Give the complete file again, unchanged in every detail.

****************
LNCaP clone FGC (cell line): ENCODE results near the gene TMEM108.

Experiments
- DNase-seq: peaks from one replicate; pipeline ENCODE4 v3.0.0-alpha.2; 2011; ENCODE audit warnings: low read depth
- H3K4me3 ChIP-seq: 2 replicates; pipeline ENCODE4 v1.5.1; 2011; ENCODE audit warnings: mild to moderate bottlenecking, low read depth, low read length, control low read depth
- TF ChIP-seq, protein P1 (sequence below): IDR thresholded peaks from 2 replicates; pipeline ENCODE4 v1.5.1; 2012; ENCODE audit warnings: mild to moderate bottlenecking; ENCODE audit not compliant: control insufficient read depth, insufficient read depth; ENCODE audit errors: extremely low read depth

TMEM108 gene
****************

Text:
LNCaP clone FGC (cell line): ENCODE results near the gene TMEM108.

Experiments
- DNase-seq: peaks from one replicate; pipeline ENCODE4 v3.0.0-alpha.2; 2011; ENCODE audit warnings: low read depth
- H3K4me3 ChIP-seq: 2 replicates; pipeline ENCODE4 v1.5.1; 2011; ENCODE audit warnings: mild to moderate bottlenecking, low read depth, low read length, control low read depth
- TF ChIP-seq, protein P1 (sequence below): IDR thresholded peaks from 2 replicates; pipeline ENCODE4 v1.5.1; 2012; ENCODE audit warnings: mild to moderate bottlenecking; ENCODE audit not compliant: control insufficient read depth, insufficient read depth; ENCODE audit errors: extremely low read depth

TMEM108 gene